An apparent incident of “typo-squatting” has riled distributor Datastor.
The company has taken action to shut down a website using the domain name www.datastore.co.nz, claiming the portal is a deliberate attempt to lure web users who may misspell Datastor.
After being contacted by Datastor, the registered owner of the website complied and took the site down earlier this week.
However, Datastor owner Vic Dickerson is not impressed by the episode.
“They were riding on the back of our good name,” he says.
“Datastor is our registered trade name and we had to take them to task. We do not take this kind of thing lightly.”
However, Paul Wager of Orewa, who registered www.datastore.co.nz, says he had no knowledge of Datastor’s existence and that any confusion with the distributor is not deliberate, but a coincidence.
“I thought Datastore was a good name and got the domain name for a potential new business. They [Datastor] have brought to my attention that there was an issue with the name. I have now pulled the site down,” he says.
What vexed Dickerson further was that the name of a Datastor employee appeared on the main page of the site, which also contained links to other companies selling storage equipment, including online reseller Digizone, a Datastor customer.
“They have tried to legitimise the site by copying ours and adding storage-related links. People could easily think they reached our website,” says Dickerson.
Digizone’s Lenny Peng meanwhile says he did not know a link to his company appeared on Wager’s site. “The link is provided by Google Adsense and we have no control over where it is placed. I did not even know the site existed.”
But, Wager’s claims he had no control over the content on the site, as it was generated automatically based on popular web searches.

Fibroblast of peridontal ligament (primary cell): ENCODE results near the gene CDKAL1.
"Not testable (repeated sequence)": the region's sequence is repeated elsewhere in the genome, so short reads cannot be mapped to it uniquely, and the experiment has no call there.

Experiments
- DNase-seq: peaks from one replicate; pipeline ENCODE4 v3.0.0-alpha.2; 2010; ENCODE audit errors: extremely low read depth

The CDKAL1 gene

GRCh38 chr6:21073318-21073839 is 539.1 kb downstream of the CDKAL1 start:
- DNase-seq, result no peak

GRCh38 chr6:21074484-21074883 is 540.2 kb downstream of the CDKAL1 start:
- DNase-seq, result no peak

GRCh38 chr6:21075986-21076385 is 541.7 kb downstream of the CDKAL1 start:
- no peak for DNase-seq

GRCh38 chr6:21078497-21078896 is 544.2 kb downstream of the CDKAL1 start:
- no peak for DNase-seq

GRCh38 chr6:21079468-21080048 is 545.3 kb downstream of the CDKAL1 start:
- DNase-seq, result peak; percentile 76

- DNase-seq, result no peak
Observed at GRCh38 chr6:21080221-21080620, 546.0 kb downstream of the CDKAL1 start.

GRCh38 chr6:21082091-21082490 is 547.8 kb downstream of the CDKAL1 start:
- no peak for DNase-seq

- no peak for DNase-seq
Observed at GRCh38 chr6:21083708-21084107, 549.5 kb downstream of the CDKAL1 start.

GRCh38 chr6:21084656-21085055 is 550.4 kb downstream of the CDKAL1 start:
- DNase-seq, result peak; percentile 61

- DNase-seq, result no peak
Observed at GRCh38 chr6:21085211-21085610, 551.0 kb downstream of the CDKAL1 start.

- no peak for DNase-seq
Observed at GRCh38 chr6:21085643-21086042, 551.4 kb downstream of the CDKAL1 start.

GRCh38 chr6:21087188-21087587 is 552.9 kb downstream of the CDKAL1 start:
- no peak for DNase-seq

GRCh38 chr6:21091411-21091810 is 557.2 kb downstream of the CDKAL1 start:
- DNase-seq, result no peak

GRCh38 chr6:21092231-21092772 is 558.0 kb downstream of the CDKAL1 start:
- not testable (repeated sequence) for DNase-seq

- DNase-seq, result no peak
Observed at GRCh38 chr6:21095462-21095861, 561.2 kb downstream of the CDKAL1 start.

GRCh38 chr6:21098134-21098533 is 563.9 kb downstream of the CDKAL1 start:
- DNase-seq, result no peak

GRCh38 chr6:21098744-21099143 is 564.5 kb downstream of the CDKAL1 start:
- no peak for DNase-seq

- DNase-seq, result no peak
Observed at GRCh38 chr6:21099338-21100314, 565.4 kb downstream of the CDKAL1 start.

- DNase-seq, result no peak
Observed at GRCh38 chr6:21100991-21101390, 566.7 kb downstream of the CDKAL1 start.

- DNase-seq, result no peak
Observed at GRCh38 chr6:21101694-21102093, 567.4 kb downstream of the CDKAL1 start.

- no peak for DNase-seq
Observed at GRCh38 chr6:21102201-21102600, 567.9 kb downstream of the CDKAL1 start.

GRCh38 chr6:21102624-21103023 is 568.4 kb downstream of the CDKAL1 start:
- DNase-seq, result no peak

“There is obviously confusion because it sounds like the guy’s name was on the website. Someone must have searched for somebody’s name and the [system] must have decided it was a popular gem. It is an automated system – whatever people search for while it is sitting there becomes part of the website.”
Wager’s website also featured links to dating, relationship advice and Russian mail-order bride services.
Typosquatting is a form of cybersquatting that relies on internet users making typographical errors when attempting to visit websites of well-known company or brand names, so that they accidentally visit the URL of a website similar to that of the one they tried to access.
Services like Google Adsense, which automatically delivers advertising targeted to the site and its contents, are used to provide sponsored links on the sites. Revenue is generated when visitors click through to advertisers’ links.
Typosquatting could result in breaches under the Fair Trading Act, warns lawyer Rae Nield.
“If visitors landing on your website are misled into believing they have reached the website of the true owners of the trade name it becomes a fair trading issue.”
Breaches of the Fair Trading Act are serious and could result in criminal charges, says Nield.